The Independent Voice of Southern Methodist University Since 1915

The Daily Campus

The Daily Campus

The Independent Voice of Southern Methodist University Since 1915

The Daily Campus

The Independent Voice of Southern Methodist University Since 1915

The Daily Campus

SMU professor Susanne Scholz in the West Bank in 2018.
SMU professor to return to campus after being trapped in Gaza for 12 years
Sara Hummadi, Video Editor • May 18, 2024

Time for re-evaluation

Rumination of College life

The week after spring break is always a hard one. Most come backwith half the amount of brain cells they left with and enoughstories to fill an entire week’s worth of story-telling.

I had plans to go snowboarding in Colorado with my buddy Andy,but plans fell through, and I stayed home. Well, it’s morelike due to lack of funds, I stayed home and worked myself to anearly grave.

I’ll make up for it, though. In fact, I’ll make upfor years of spring breaks spent at home next year. Spring break mysenior year will be an absolute riot.

Besides working, I spent much of my time re-evaluating what Iwant to do with my life, and that is never an easy task.

Cousin Davy presented me with two schools of thought. I shallquote him: “In one fashion, you can live your life inpassion, spin your wheels without traction, go fulllimit until your satisfaction. On another day, you listen towhat others have to say, making sure composuresdon’t stray, consider image conscious kinds of play, thinking‘what is right’ is always the way.”

He claims to have battled Eminem.

I just realized that I have nearly wasted the past three yearsof my life, studying something that I do not love, pursuingsomething that is far from a dream.

I remember being six years old and wanting to become a writer.What happened to that girl? Why is it that she didn’t pursueit whole-heartedly into her college years?

What did she do? She took the safe route, getting a usefuldegree that will get her a job. Actually, she wasn’t evenplanning on getting a job upon graduation. Get this: she wanted togo to law school.

I’m glad I came upon this epiphany in time to stop myself.How miserable would I have been realizing this halfway into lawschool? What if I had gone on to pursue that? Fifteen years fromnow, I’d be some lawyer working for corporate America. We allknow that lawyers marry lawyers and eventually breed lawyers, soI’d end up with some big shot lawyer husband and screwed upchildren whom we abandon due to our work. He’ll have anaffair with his secretary, while I trot around with the hot younglawyer at my firm who is fresh out of law school. We would besuccessful in our careers but complete failures in the fulfillmentof our own happiness, which would lead to a messy divorce thatsplits up property and family alike. Boy, am I glad I realized thisnow.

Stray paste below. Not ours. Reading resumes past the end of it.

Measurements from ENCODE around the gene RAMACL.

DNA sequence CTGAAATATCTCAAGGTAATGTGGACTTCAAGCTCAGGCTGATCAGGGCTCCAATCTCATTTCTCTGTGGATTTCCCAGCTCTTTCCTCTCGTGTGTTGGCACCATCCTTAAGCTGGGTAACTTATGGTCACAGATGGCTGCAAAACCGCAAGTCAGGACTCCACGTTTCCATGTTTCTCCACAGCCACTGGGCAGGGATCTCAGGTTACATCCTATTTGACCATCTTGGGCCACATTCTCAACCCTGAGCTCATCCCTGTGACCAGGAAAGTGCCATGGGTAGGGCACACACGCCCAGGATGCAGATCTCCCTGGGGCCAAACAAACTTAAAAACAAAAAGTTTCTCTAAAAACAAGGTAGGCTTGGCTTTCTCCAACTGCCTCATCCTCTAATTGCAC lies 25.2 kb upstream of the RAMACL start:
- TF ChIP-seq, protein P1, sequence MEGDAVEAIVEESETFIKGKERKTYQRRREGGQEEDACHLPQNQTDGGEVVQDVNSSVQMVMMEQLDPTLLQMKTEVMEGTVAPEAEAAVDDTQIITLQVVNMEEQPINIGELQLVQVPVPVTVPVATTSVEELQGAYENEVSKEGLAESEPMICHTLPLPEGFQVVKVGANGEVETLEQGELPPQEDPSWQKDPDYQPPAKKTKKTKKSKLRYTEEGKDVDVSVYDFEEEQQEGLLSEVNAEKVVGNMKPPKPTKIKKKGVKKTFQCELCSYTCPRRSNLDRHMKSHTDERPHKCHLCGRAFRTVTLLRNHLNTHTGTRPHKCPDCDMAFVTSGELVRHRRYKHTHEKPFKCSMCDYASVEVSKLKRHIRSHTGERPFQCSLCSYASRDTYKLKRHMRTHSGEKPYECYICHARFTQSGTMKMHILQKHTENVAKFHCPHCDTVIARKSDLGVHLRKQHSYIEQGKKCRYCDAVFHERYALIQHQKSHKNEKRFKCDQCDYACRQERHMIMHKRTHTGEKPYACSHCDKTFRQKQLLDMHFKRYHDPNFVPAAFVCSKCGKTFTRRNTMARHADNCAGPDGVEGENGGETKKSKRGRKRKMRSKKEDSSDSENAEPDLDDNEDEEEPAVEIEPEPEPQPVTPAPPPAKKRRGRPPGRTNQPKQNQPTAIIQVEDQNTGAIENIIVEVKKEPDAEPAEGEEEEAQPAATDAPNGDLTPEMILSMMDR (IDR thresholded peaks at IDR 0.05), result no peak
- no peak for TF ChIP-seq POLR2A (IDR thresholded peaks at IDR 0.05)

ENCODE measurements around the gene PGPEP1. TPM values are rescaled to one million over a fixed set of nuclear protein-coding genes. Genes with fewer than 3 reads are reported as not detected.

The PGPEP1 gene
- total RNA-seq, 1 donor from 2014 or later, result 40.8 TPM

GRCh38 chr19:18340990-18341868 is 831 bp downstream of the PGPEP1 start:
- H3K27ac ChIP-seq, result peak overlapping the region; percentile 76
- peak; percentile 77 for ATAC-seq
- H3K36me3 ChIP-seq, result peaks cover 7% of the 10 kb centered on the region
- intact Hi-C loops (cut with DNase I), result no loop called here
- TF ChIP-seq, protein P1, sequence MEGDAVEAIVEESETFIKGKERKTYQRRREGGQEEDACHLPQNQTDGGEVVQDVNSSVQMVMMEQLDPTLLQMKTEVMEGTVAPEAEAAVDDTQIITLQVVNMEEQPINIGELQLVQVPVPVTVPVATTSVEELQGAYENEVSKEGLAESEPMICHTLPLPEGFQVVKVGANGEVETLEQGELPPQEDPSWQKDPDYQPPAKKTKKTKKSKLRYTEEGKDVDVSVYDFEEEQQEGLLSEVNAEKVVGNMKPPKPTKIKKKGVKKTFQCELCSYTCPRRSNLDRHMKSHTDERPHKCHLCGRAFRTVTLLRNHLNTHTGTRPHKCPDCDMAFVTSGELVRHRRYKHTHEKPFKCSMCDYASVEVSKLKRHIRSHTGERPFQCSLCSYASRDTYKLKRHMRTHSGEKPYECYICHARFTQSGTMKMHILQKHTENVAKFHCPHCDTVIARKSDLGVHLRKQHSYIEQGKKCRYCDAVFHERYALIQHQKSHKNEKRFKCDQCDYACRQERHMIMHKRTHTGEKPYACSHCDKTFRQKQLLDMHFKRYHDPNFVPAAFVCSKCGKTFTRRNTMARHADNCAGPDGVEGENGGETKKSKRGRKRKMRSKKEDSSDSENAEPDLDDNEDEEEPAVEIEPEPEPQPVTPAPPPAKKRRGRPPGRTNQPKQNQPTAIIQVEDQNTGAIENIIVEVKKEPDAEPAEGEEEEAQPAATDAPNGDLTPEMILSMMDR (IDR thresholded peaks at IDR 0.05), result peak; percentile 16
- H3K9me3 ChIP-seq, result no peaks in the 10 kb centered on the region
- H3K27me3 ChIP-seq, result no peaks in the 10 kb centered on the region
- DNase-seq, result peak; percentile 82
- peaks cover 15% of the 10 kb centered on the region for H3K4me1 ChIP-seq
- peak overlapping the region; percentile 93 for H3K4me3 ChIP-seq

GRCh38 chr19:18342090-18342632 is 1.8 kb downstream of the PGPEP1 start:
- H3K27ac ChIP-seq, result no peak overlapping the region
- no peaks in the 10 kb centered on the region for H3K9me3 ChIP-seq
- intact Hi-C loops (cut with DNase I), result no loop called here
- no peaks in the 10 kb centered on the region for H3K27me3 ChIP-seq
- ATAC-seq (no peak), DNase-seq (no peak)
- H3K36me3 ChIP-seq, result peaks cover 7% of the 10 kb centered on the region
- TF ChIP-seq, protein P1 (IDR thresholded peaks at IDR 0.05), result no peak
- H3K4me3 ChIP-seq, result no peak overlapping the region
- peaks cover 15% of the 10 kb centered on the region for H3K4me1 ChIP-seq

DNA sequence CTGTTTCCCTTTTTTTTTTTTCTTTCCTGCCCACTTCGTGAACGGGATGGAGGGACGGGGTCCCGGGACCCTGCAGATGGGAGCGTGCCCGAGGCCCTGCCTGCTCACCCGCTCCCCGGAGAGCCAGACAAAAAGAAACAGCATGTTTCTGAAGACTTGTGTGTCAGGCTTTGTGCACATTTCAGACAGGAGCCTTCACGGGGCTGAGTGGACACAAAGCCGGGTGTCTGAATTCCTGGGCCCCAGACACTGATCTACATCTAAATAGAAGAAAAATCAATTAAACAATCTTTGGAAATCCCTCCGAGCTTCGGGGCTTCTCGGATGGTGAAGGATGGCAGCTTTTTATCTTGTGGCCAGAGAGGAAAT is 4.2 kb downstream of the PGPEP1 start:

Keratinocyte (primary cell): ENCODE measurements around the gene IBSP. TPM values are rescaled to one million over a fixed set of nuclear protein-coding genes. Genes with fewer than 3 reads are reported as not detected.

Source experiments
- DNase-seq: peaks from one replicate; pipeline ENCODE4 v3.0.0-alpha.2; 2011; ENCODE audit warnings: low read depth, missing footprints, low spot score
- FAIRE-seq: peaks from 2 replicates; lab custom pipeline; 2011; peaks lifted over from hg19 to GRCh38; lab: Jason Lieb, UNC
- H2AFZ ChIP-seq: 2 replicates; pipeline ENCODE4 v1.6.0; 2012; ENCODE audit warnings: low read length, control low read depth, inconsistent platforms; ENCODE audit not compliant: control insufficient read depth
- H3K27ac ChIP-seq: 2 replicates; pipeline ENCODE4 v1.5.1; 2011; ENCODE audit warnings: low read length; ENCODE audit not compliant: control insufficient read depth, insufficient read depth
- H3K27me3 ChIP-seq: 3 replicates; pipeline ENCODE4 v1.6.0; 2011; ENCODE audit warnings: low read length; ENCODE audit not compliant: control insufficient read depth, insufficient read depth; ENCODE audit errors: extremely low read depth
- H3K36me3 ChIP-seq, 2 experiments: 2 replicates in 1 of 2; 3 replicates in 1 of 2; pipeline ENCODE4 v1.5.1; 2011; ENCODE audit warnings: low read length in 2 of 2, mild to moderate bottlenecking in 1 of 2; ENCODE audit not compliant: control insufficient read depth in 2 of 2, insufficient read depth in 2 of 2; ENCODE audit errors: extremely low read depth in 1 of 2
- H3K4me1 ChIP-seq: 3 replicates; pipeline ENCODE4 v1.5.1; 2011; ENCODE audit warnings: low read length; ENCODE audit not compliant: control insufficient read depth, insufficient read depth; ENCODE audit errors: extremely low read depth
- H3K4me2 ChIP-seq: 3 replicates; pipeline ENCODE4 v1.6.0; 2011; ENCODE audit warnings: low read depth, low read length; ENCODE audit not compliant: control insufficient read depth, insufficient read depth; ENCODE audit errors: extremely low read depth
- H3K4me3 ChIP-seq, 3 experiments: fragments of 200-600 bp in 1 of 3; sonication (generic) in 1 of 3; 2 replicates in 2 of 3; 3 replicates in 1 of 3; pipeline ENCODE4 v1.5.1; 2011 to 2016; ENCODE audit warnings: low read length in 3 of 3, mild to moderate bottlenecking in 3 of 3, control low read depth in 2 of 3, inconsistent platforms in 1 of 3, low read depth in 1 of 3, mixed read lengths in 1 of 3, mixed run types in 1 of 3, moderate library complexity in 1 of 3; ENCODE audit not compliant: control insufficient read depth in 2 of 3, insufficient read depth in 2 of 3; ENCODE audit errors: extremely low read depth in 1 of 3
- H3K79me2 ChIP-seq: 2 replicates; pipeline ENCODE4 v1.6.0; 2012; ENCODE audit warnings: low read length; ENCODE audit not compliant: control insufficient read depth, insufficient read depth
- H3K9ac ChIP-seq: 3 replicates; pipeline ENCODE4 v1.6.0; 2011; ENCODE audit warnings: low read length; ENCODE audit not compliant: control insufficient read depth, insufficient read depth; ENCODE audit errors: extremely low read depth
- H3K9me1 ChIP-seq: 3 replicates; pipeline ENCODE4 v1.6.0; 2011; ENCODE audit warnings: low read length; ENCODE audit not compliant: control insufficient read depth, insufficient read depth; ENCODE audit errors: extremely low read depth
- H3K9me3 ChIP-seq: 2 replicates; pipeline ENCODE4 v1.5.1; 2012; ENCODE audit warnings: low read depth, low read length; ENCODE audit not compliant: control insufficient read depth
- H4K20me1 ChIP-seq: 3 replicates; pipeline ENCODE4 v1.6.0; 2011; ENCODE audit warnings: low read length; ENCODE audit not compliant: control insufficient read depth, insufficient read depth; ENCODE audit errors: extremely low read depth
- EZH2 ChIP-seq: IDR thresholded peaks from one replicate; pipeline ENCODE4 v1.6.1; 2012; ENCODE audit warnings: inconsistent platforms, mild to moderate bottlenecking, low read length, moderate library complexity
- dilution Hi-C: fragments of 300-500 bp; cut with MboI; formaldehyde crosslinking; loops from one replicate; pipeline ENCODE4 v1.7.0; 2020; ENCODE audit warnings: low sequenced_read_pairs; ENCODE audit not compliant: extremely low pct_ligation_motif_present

Why do we do this to ourselves? Why do we compromise what welove for what we want? To keep up with the Jones? For the expensivecar, the big house? We lose awareness of ourselves in our dailyconcerns, tasks and duties that are required for the fulfillmentand maintenance of that American Dream. I am ashamed to say that Iam guilty of this.

So now what? Well, the hard part is going to be breaking thenews to my Asian parents.

“Mom, Dad – I’m not going to law school.”

“Oh, okay, so you’re going to medicalschool?”

“No, no med school either.”

“Okay, so you’re going to become an engineer afterall?”

“Ummm, no. I’m going to become a writer. I want tobe a writer for a sitcom, publish a book, maybe even write anoriginal screenplay that will blow Hollywood away. I just want towrite.”

“You WHAT?”

And that’s when you hear a lot of yelling and screaming inVietnamese.

If I’ve learned anything at all in the last three years,it’s to let your heart lead you. Once you find something, oreven someone, you love, never let it (that person) go at any cost,because your happiness is on the line. In the end, all that mattersis your happiness.

Find whatever it is that you are passionate about and pursue itlike no other, because passion makes up for everything.

I’ll leave you with a question Cousin Davy posed on me:”Do you cliff dive or run around in a little house onthe prairie?”


Ann Truong is a columnist for The Daily Campus. She may bereached at [email protected].

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